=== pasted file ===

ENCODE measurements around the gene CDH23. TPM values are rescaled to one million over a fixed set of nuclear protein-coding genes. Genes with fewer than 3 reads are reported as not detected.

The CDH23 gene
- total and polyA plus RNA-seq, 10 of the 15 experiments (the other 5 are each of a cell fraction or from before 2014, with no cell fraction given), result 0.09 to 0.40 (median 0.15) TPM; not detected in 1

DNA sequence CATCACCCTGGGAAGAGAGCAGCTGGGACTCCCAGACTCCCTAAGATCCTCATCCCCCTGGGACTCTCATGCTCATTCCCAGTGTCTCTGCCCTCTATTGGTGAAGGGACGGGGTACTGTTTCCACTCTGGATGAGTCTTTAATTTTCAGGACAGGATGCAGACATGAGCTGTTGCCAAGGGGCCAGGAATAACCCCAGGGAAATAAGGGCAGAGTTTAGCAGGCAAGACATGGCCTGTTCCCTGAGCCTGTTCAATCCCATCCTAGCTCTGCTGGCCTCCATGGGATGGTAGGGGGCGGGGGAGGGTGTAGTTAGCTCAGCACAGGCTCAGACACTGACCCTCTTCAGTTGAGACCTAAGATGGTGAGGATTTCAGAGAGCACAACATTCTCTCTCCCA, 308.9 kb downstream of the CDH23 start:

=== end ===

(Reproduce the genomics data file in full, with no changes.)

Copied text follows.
ENCODE measurements around the gene CDH23. TPM values are rescaled to one million over a fixed set of nuclear protein-coding genes. Genes with fewer than 3 reads are reported as not detected.

The CDH23 gene
- total and polyA plus RNA-seq, 10 of the 15 experiments (the other 5 are each of a cell fraction or from before 2014, with no cell fraction given), result 0.09 to 0.40 (median 0.15) TPM; not detected in 1

DNA sequence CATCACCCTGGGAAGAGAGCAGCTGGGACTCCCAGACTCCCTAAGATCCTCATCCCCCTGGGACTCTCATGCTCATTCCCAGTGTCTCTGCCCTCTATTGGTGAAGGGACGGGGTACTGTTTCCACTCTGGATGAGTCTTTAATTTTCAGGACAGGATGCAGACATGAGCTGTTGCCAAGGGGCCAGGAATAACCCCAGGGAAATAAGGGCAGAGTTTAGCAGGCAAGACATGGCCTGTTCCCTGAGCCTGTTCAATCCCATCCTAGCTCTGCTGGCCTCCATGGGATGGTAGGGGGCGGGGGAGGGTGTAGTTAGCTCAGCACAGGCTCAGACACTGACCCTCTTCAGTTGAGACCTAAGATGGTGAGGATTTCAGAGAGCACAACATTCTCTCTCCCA, 308.9 kb downstream of the CDH23 start: